Watchdog — yeah, and making people pay fares to ride is extortion, right?… The looney left at its best.

  4. Kay says:

    Think about if the protesters where to show up at your place of work and make a big demonstration inside the building where you work about something the company did? Would the company have the right to shut down a wireless system in the building? Would they have the right to call the police to keep their employees safe from harm and protect their property? You bet.

    I think there are anarchists that love to stir the pot, and the point they make is does more harm than good, which puts their efforts in a bad light. There are better ways to make a point than disrupting thousands of peoples lives on a public transit platform.

  5. Anonymous says:

    Just for public information, BART is not a private company. Who exactly do you think owns those cell towers? Last year, $166 million in CA state sales tax went to BART along with over $80 million in federal dollars from the American Recovery and Reinvestment Act. Take a look if you don’t believe me.

    http://www.bart.gov/about/financials/index.aspx

  6. Anonymous says:

    There are more effective ways of compelling BART to address the concerns of the public than preventing commuters train’s from leaving. Organizations like BART are most effectively influenced educating the public on their unethical activities and seeking to reduce their sources of funding. Affecting these interests of BART’s directors, investors and creditors should be the goals of anyone who wishes to influence BART. If their officers are abusive or they choose to meet non-violent protests with electronic warfare, they must expect justified public outrage. Such outrage toward can constructively result in reform if it is channeled into efforts which cause the most reasonable choice for BART to make to be to reign in its officers and to find some means than censorship to keep its customers and employees safe.

    1. Anonymous says:

      There are more effective ways of compelling BART to address the concerns of the public than by preventing commuters’ trains from leaving. Organizations like BART are most effectively influenced by educating the public on their unethical activities and seeking to reduce their sources of funding. Affecting these interests of BART’s directors, investors and creditors should be the goals of anyone who wishes to influence BART. If their officers are abusive or they choose to meet non-violent protests with electronic warfare, they must expect justified public outrage. Such outrage can constructively result in reform if it is channeled into efforts which cause the most reasonable choice for BART to make to be to rein in its officers and to find some means other than blocking their political opposition’s communications in order to keep their customers and employees safe.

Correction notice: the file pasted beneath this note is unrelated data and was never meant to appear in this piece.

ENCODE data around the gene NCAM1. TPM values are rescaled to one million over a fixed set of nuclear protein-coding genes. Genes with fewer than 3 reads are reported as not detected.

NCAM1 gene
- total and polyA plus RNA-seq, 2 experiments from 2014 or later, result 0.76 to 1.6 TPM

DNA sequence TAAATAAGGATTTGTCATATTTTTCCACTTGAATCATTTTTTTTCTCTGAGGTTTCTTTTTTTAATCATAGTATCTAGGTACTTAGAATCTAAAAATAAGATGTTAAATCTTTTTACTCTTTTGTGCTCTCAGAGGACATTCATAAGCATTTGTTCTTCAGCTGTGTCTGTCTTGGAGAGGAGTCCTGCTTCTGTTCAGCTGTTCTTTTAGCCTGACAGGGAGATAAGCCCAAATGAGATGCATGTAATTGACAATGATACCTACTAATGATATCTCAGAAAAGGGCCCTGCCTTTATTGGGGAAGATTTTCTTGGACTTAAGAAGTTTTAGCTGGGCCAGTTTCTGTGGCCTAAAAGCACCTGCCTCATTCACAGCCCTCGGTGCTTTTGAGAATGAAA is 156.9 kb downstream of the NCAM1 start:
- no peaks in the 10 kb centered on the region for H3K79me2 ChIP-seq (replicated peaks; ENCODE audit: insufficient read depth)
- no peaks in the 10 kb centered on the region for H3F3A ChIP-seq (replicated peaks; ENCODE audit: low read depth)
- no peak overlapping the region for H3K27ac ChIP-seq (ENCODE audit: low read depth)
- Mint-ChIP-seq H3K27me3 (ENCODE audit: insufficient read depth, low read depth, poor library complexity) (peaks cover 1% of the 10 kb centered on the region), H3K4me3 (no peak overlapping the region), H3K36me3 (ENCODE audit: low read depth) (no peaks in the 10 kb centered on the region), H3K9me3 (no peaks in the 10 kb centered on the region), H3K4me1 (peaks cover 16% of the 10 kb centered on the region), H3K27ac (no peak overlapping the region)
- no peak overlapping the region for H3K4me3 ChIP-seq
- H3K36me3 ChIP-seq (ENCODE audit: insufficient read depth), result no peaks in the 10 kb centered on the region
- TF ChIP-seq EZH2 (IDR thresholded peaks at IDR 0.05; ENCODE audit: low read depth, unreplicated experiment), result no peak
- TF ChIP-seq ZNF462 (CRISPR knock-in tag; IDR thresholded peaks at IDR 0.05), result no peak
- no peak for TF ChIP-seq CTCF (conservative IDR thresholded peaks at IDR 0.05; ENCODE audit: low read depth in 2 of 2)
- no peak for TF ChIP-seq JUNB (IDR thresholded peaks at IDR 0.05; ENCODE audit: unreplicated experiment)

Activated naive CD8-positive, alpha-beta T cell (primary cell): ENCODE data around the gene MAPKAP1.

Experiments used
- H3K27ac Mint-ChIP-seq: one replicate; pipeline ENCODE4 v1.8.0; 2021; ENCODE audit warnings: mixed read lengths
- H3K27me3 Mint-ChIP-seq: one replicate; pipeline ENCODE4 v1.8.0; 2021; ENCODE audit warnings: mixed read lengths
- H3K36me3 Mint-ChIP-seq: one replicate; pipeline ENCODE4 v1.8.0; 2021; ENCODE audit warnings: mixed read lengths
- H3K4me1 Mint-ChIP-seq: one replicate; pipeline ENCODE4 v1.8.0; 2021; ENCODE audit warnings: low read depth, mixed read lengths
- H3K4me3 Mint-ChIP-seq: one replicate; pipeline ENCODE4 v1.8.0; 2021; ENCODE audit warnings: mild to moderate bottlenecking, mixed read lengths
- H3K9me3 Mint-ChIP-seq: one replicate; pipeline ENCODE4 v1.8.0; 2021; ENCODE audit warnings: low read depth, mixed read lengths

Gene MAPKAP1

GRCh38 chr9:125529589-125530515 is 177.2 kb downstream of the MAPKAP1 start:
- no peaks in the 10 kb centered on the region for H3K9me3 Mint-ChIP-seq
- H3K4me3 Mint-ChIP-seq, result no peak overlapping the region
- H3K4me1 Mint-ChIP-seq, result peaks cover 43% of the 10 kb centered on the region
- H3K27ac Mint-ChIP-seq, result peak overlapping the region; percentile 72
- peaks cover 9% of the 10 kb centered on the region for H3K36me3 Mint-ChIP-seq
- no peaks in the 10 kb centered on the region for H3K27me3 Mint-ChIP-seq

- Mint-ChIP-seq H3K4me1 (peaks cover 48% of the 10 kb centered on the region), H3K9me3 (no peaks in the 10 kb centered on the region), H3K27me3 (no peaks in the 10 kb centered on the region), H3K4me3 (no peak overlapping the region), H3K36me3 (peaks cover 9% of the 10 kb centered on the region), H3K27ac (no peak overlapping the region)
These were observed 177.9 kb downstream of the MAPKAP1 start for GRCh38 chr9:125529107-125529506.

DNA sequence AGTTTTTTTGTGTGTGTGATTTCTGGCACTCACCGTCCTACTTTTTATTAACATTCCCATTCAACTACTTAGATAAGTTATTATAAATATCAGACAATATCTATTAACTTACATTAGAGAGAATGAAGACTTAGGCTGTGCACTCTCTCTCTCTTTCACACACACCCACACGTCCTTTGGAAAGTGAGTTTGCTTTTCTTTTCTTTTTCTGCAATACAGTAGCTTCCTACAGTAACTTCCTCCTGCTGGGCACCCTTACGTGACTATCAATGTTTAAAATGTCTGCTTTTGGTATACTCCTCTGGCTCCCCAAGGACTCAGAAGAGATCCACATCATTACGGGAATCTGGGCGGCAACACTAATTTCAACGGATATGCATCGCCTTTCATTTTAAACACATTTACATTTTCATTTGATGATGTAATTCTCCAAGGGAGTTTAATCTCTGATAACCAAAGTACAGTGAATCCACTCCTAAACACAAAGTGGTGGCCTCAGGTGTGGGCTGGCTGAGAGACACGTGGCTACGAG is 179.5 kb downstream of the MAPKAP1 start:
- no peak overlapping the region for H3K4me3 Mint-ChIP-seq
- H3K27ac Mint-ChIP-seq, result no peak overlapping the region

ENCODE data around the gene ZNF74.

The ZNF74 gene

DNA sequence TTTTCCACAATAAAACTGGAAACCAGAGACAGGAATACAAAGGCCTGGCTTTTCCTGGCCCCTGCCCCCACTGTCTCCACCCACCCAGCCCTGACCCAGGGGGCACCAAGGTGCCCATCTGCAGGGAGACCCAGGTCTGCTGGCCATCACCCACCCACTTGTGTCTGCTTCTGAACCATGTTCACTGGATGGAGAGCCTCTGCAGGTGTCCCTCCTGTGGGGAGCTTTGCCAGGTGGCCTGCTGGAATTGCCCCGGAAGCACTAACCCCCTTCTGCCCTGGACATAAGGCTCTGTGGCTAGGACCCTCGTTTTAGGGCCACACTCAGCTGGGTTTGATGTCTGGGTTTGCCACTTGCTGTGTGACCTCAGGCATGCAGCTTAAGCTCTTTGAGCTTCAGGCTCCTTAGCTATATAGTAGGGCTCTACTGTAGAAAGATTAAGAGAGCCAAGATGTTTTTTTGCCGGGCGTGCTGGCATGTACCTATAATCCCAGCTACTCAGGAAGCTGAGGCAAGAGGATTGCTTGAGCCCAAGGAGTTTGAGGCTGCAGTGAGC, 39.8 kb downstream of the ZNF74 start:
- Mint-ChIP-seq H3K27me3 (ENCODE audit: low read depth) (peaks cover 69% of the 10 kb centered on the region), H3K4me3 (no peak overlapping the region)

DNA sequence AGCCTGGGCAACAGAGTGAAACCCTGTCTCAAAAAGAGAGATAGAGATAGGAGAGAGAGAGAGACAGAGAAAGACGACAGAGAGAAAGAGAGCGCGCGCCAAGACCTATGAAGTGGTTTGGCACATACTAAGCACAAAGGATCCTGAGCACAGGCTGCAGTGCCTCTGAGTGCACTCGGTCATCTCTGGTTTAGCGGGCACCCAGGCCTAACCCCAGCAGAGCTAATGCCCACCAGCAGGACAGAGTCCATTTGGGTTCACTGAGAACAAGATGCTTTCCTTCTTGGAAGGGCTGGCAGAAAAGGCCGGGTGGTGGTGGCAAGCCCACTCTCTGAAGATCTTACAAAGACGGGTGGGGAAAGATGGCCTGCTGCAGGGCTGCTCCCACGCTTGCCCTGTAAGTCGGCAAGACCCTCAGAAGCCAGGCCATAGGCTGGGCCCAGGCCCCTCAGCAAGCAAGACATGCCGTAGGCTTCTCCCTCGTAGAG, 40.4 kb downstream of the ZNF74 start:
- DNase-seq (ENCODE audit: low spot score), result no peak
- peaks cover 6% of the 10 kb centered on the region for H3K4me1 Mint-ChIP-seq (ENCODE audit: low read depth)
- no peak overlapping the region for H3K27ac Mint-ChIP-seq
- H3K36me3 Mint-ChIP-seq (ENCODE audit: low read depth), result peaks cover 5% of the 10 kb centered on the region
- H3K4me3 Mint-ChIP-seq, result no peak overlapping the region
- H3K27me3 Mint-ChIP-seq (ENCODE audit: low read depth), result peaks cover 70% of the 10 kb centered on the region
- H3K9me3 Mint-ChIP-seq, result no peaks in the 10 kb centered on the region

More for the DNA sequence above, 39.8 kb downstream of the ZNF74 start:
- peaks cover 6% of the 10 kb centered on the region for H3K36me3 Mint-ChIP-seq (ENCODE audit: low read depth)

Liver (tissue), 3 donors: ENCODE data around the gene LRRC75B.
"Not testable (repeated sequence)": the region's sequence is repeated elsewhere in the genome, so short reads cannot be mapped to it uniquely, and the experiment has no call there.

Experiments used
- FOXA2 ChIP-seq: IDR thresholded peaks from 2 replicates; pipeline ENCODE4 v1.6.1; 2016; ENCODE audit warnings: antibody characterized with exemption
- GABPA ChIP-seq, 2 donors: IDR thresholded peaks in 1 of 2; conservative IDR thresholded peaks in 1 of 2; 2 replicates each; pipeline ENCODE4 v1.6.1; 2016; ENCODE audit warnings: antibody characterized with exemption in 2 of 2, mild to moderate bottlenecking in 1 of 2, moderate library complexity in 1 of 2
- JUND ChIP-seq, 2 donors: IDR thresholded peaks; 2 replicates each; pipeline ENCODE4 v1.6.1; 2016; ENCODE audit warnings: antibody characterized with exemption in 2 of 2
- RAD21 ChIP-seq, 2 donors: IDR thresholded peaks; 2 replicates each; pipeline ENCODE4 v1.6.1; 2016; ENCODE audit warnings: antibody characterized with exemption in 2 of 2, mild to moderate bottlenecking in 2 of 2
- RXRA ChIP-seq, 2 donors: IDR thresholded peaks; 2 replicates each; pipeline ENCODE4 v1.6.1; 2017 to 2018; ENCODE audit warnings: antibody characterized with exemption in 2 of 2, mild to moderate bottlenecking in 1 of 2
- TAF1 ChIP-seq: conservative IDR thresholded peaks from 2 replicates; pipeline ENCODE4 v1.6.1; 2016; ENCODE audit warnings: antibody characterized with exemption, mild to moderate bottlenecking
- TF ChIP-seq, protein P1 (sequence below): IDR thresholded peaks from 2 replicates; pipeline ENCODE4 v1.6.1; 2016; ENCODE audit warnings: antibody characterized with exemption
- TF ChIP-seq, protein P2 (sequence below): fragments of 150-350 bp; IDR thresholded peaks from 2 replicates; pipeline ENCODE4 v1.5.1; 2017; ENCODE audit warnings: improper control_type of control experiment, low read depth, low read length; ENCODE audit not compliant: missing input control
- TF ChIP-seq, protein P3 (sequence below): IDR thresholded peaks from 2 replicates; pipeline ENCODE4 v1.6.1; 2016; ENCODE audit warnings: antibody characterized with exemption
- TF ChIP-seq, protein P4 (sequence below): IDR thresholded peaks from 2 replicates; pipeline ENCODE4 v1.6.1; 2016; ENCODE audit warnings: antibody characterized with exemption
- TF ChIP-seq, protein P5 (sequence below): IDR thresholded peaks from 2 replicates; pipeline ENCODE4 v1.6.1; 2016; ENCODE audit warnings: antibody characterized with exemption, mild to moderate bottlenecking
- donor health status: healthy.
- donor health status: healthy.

I apologize for the poor grammar in the first attempt to post this comment.

    2. G.K. (not so Anonyomous) says:

      Anonymous, Great to see your user name applied more reasonably than the group of hackivists. At any rate, the art of civil disobedience seems to have been on the decline for a while now. The BART protests are evidence of this decline. There are certainly more constructive means of rally’s or protests to have been used in this situation. Bucking the system should never be the basic method for getting your cause recognized publicly.

      It’s my opinion that the protesters may be following the wrong organizers. Unfortunately, this happens. I’m just not confident that our local organizers nor the Anonymous hackivists have my best interests as a BART user at heart.

      While I don’t perceive BART or SF as an oppressive police state, I do think BART should address more succinctly their police officer’s methods. What they are doing currently is not working. That said, I do have sympathy for the cause our local protesters are so passionate about. A man is dead and that not a small issue. Not by any stretch of the imagination.

      However, one or fifty passengers deaths inside a BART station is not a valid excuse for interfering with my safety as a BART passenger to get their point across. I just won’t support their approach. And find BART handled things in the best way possible,